The Class Club, The Pit, London

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It’s a truism that everyone is middle-class these days – but it’s not one to be observed at the performance collective Duckie’s latest Christmas supper show. Here you get what you pay for. The £14.99 proles in Lower Class (of whom I was one) get a carvery dinner, a cash bar and Carla the brassy hostess, who jollies you along through the meal and the naff tribute acts. For £40, your seat in Upper Class comes with silver service meal and operetta-singing waiters and waitresses. But beware of the third way: the £25 Middle Classes receive a faux-world-cuisine menu and “entertainment” consisting of phoney medieval poetry and bad modern dance.

Much depends on one’s willingness to get involved: not in the audience- participation sense but simply being prepared to chat with the folk at one’s table and to banter with the performers. It appeared most of my fellow Lowers had come for a raucous, chav-tastic time. Once I realised this was a period of licensed misrule and pitched in, things eased up.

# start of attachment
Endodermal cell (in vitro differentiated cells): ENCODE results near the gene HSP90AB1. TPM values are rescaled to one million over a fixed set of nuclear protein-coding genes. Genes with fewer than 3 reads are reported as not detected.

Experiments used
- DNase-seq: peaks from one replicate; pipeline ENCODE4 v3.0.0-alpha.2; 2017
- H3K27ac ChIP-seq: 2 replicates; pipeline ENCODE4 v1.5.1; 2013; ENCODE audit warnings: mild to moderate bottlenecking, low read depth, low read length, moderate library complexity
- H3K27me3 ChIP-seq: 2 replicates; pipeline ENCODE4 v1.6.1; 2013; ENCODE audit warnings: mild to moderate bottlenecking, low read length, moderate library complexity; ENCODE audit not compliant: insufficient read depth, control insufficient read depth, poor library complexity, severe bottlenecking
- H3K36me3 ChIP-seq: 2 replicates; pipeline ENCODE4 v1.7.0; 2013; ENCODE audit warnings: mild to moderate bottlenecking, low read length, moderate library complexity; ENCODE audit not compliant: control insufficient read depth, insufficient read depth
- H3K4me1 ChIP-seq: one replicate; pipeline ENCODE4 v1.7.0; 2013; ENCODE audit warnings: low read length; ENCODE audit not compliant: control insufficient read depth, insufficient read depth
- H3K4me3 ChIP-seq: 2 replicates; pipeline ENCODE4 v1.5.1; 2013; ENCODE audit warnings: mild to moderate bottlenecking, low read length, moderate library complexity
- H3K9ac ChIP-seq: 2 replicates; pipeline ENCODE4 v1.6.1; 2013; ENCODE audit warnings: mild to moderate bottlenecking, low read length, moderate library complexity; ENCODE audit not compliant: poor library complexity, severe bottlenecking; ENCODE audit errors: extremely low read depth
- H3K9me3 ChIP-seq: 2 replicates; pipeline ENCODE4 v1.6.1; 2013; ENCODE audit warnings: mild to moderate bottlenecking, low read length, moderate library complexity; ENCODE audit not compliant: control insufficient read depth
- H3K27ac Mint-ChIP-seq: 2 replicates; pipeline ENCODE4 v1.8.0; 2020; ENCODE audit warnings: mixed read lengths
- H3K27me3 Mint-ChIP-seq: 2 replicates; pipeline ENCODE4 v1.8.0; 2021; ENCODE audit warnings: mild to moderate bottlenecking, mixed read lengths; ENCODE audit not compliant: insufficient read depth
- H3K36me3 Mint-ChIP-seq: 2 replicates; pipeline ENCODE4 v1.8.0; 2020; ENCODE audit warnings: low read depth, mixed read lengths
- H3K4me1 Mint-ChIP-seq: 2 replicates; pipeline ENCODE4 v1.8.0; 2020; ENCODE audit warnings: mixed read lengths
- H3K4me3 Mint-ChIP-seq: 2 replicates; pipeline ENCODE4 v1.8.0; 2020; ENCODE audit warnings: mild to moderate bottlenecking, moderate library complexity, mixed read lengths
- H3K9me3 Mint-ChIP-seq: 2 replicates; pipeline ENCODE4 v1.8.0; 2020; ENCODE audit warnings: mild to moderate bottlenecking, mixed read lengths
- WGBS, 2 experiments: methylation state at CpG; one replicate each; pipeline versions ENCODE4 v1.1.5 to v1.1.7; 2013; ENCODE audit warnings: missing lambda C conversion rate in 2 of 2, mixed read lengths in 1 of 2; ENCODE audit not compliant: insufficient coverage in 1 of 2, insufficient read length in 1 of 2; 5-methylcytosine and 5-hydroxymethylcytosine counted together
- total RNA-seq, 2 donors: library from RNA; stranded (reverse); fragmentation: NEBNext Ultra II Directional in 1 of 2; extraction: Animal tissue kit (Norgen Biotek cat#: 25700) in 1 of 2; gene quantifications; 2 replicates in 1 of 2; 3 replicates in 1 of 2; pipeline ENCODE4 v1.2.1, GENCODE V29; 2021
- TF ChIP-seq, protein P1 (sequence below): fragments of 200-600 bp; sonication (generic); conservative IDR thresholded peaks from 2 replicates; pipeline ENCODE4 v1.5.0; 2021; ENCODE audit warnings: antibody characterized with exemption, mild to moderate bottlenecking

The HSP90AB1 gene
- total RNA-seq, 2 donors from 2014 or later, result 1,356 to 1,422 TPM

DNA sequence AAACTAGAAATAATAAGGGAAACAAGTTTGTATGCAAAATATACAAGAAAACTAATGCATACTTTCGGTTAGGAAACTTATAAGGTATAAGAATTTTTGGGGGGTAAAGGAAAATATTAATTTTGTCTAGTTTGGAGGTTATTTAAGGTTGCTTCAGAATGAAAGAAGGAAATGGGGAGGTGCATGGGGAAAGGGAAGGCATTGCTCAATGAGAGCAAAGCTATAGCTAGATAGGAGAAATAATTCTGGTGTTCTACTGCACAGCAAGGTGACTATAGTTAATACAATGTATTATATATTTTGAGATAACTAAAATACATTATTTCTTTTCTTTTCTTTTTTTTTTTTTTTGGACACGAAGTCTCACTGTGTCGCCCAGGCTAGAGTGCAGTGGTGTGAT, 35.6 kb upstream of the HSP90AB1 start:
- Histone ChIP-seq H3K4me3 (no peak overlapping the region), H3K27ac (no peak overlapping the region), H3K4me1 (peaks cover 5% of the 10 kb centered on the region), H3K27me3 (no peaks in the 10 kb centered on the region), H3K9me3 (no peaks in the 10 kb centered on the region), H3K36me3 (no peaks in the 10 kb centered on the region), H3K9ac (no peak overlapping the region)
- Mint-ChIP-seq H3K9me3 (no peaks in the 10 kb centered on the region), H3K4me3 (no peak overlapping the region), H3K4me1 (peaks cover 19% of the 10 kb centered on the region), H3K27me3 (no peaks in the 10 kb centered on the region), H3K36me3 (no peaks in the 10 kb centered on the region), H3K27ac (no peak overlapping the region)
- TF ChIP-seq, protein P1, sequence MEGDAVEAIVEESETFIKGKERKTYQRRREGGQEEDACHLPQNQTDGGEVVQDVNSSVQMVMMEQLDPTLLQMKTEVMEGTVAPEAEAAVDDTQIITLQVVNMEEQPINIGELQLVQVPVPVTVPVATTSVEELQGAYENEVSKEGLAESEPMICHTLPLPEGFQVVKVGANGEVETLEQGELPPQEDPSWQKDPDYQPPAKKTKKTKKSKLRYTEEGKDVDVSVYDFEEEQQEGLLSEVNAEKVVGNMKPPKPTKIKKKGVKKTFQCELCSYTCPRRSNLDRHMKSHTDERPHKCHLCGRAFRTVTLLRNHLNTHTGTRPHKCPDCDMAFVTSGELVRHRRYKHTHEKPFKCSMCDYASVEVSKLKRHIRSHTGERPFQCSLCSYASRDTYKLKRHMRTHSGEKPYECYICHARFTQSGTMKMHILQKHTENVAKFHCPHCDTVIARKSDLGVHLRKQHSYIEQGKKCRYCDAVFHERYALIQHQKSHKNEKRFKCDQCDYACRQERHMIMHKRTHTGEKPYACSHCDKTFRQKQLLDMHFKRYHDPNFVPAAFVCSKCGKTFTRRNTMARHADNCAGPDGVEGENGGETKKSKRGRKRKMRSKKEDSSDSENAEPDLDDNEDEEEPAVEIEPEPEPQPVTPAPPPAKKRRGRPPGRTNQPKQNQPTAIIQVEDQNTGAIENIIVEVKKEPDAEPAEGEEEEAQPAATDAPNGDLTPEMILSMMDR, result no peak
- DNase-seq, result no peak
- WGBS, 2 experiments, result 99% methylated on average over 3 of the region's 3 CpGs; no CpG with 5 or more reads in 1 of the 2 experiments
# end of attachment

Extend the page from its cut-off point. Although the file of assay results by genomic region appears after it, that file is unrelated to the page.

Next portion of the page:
This proved especially to be the case during the final third of the evening, when the curtains dividing the Classes were opened so we could all watch a succession of parodically class-based cabaret acts. Frankly, it was my mates the yobs that kept things alive. The Upper Classes were muted, and – well, I felt more than a twinge of Schadenfreude observing my reviewing colleagues in Middle Class, whose responses ranged from sheepish acquiescence to a stony refusal to yield. Because the experience is so variable, it’s hard to give a rating, but workers of the world, unite – you have nothing to lose but your inhibitions!
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